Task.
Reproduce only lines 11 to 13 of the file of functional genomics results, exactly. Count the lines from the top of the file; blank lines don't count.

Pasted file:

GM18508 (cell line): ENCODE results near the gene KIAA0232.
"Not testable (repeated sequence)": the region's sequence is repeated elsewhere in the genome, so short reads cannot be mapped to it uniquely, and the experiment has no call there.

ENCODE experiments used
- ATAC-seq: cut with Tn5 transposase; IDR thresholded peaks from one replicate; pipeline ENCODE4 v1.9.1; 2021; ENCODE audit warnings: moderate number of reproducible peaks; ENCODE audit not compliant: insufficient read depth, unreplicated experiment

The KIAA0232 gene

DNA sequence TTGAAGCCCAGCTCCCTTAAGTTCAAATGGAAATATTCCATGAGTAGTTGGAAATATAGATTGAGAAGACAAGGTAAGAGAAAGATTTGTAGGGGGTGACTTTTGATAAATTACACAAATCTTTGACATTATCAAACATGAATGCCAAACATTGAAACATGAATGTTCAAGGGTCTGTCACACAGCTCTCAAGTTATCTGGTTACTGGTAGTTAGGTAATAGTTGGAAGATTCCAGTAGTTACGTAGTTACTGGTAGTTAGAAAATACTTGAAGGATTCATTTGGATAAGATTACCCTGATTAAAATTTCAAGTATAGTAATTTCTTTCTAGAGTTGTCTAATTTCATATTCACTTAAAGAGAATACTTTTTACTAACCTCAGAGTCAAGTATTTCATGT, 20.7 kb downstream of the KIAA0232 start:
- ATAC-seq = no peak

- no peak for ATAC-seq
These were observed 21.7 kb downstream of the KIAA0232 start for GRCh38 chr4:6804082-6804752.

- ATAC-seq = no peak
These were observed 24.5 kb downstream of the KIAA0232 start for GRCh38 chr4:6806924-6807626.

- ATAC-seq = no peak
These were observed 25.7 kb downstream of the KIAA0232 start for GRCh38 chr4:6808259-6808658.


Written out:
These were observed 24.5 kb downstream of the KIAA0232 start for GRCh38 chr4:6806924-6807626.

- ATAC-seq = no peak
These were observed 25.7 kb downstream of the KIAA0232 start for GRCh38 chr4:6808259-6808658.